Sleeping Beauty is a well-known tale, the story of a wicked fairy who casts a spell on a royal child.
She warns that Princess Aurora will prick her finger on her 16th birthday and die. The Lilac Fairy contradicts this spell and says the princess will not die but will fall asleep and, 100 years later, will be woken by a kiss.
Although perhaps not so immediately well-known as Tchaikovsky’s music for Swan Lake or The Nutcracker, Sleeping Beauty’s composition complements the story and the ballet movements perfectly.
As indeed, does the costumes, lighting and setting. For the Farandola Peasant Dance, the music becomes more ‘folksy’ while it is romantic when the prince dances with Aurora.
When the wicked fairy makes an appearance, the musical tone takes a sinister note.
The lighting goes darker and the wicked fairy (a contrast in her drab and dreary costume to the good fairies’ pastel-coloured tutus), accompanied by rat attendants, creates a creepy atmosphere.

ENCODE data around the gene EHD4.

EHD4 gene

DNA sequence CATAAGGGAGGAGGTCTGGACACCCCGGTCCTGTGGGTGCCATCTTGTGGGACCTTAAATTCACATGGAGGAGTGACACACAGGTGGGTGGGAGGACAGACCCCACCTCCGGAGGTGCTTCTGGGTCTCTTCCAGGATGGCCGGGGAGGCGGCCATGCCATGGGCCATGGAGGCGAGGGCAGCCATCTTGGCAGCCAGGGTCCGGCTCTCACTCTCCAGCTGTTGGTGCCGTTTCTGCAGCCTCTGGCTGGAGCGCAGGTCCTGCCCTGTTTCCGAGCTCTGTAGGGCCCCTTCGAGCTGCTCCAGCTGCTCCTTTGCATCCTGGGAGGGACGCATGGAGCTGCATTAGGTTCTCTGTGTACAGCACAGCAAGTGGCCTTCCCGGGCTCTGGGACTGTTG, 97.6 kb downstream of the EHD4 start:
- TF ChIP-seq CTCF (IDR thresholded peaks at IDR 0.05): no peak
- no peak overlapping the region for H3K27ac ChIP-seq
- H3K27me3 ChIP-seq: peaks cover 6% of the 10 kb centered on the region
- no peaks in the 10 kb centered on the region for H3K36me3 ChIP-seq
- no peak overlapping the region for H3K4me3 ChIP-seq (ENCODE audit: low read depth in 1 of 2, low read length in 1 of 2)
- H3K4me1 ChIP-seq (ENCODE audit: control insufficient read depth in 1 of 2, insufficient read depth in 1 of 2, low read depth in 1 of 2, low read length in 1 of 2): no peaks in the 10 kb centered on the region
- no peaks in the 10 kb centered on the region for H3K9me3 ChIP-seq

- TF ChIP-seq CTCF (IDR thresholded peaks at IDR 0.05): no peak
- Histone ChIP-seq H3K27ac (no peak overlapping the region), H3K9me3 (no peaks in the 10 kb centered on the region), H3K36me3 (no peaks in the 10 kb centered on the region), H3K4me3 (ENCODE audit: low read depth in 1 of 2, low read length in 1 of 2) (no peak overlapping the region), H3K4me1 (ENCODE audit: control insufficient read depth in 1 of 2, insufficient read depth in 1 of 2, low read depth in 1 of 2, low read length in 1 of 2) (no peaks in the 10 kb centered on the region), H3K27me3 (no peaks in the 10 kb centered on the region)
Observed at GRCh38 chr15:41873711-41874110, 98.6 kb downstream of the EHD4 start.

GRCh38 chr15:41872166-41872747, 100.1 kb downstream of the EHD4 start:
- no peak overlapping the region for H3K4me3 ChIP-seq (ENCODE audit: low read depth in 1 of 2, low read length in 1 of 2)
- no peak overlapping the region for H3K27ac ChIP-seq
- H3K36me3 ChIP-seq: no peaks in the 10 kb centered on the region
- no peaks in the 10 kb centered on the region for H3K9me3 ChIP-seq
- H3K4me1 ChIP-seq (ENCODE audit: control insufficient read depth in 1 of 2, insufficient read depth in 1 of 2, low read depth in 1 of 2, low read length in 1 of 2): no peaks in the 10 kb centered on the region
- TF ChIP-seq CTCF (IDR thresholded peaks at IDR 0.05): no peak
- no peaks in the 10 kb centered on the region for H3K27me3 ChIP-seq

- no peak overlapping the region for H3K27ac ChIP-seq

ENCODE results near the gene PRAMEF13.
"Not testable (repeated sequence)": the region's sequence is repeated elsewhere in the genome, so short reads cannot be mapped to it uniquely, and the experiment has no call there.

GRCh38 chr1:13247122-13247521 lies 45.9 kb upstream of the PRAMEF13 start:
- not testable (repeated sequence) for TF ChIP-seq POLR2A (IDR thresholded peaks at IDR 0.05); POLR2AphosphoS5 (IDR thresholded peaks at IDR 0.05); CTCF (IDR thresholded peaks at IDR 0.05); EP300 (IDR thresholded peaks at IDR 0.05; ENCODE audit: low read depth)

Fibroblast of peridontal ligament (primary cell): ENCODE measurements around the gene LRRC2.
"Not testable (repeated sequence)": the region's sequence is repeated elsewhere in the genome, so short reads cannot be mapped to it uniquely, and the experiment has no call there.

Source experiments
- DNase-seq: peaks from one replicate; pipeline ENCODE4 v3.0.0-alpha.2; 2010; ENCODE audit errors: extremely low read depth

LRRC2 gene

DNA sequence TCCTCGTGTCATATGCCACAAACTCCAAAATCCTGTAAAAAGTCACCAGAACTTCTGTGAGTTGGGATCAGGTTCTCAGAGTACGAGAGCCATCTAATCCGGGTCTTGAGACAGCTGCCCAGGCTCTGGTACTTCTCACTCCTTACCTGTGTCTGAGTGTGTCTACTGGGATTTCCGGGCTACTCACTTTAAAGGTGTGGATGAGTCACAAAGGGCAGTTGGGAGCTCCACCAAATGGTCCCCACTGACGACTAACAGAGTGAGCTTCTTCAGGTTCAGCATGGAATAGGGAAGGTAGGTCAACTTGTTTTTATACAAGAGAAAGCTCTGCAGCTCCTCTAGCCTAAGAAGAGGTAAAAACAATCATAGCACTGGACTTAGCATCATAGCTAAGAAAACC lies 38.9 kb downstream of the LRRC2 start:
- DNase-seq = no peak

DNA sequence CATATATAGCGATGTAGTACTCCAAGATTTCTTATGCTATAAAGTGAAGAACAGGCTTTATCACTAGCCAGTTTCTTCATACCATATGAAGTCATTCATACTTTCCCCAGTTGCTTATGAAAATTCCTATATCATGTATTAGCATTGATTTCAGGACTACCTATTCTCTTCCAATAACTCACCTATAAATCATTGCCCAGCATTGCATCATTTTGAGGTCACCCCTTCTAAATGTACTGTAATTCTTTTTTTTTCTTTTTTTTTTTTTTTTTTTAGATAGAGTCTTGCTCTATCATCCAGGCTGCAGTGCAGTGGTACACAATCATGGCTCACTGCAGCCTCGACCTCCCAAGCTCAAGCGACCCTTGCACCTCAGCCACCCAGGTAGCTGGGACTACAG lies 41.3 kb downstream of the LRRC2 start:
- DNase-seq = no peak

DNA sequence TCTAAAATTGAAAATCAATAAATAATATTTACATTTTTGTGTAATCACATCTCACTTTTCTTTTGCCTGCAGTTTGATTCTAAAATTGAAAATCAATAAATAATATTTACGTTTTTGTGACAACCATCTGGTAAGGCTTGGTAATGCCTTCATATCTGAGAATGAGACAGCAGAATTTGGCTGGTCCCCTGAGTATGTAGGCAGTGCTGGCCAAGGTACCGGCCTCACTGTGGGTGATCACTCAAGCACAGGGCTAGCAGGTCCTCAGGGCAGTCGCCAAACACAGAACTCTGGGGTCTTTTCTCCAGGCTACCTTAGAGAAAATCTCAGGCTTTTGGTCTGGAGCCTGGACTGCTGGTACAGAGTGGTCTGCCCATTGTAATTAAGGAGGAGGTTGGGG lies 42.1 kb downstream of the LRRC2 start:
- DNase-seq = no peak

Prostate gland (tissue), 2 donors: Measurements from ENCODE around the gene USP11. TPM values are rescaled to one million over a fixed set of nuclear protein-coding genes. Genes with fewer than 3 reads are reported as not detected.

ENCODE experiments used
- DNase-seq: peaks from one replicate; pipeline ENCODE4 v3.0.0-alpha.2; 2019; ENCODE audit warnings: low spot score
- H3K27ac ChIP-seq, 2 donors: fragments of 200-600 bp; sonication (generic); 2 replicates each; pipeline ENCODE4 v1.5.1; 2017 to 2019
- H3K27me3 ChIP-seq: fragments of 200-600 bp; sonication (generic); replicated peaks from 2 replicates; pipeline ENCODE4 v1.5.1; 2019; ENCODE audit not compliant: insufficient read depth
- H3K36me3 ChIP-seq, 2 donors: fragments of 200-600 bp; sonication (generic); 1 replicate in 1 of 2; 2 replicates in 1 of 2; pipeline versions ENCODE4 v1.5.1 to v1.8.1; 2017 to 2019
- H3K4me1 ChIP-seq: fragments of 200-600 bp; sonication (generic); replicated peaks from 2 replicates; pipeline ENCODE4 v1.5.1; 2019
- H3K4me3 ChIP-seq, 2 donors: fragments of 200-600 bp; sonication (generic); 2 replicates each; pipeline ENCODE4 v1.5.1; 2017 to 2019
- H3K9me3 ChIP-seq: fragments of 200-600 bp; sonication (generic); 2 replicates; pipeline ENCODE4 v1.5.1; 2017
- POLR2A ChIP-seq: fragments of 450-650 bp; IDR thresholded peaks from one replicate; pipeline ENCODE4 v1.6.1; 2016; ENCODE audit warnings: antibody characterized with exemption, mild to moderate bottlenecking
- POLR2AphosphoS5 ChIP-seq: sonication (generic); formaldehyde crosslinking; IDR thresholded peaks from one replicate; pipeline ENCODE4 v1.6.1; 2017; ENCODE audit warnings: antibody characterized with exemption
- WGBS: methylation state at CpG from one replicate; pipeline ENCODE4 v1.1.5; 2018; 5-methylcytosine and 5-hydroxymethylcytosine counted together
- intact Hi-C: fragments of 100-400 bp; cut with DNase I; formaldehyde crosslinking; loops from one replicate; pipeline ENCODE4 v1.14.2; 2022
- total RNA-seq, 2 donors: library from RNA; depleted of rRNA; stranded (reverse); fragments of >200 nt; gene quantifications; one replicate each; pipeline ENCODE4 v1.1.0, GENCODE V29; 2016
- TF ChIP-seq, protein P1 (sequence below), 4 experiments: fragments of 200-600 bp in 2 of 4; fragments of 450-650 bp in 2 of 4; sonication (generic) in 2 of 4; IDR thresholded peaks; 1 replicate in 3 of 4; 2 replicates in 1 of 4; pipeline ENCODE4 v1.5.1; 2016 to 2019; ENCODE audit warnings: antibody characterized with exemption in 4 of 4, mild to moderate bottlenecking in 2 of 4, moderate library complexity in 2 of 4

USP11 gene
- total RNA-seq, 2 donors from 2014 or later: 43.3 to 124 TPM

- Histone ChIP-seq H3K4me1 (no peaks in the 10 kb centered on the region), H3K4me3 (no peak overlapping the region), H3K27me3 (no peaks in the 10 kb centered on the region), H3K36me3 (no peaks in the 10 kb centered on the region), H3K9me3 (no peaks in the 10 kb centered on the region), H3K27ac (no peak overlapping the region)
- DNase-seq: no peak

The cast was splendid, and did not put a foot wrong.
As well as being wonderful dancers, the ballet stars fitted into their roles and showed emotions well, displaying grief, happiness, fear and romance.
The stage and setting is lavishly decorated, from scenes of a luxurious castle interior to the beautiful gardens of the ultimate wedding scene. In the second act, the castle gates look authentically ruined and forgotten about for 100 years.
There are other well-loved characters performing ballet duets at the wedding scene –Little Red Riding Hood and the Wolf, and Puss in Boots and the White Cat among them.
The latter making a convincing feline display of how cats would perform ballet if they could!
As a whole, with the music, scenery, costumes, characters, story, drama and dancing, it really was an enchanted evening, not just for the fairytale characters but for the audience, too.